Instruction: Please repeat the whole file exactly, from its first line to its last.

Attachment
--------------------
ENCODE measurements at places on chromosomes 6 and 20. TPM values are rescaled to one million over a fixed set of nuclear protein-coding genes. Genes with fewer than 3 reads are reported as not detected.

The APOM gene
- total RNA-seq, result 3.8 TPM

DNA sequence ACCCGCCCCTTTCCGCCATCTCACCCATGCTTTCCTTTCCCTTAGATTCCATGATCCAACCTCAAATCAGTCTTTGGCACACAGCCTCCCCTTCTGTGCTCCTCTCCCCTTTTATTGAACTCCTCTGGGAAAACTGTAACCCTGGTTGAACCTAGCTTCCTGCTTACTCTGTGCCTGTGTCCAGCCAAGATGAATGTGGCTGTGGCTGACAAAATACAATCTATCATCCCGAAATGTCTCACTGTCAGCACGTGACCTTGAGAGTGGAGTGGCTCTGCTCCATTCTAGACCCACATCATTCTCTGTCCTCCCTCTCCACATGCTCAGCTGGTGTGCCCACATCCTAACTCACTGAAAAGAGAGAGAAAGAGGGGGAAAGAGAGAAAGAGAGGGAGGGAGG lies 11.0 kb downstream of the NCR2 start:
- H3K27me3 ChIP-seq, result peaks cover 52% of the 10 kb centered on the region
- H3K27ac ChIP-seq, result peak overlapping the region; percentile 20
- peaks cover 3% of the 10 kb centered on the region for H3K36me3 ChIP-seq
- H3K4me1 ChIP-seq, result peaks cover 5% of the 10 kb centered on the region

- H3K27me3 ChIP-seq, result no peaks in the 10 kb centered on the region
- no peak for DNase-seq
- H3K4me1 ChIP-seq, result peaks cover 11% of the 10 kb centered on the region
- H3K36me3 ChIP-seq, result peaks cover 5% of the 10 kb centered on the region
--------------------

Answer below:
ENCODE measurements at places on chromosomes 6 and 20. TPM values are rescaled to one million over a fixed set of nuclear protein-coding genes. Genes with fewer than 3 reads are reported as not detected.

The APOM gene
- total RNA-seq, result 3.8 TPM

DNA sequence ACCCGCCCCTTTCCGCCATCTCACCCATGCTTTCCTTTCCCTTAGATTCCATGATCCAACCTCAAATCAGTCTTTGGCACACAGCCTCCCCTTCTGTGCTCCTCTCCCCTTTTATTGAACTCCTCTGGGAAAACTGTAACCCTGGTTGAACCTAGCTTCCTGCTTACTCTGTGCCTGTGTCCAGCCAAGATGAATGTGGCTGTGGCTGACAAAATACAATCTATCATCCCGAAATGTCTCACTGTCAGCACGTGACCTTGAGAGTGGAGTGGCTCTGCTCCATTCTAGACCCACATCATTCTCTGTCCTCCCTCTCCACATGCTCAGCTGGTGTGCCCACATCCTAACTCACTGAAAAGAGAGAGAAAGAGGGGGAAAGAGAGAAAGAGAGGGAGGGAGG lies 11.0 kb downstream of the NCR2 start:
- H3K27me3 ChIP-seq, result peaks cover 52% of the 10 kb centered on the region
- H3K27ac ChIP-seq, result peak overlapping the region; percentile 20
- peaks cover 3% of the 10 kb centered on the region for H3K36me3 ChIP-seq
- H3K4me1 ChIP-seq, result peaks cover 5% of the 10 kb centered on the region

- H3K27me3 ChIP-seq, result no peaks in the 10 kb centered on the region
- no peak for DNase-seq
- H3K4me1 ChIP-seq, result peaks cover 11% of the 10 kb centered on the region
- H3K36me3 ChIP-seq, result peaks cover 5% of the 10 kb centered on the region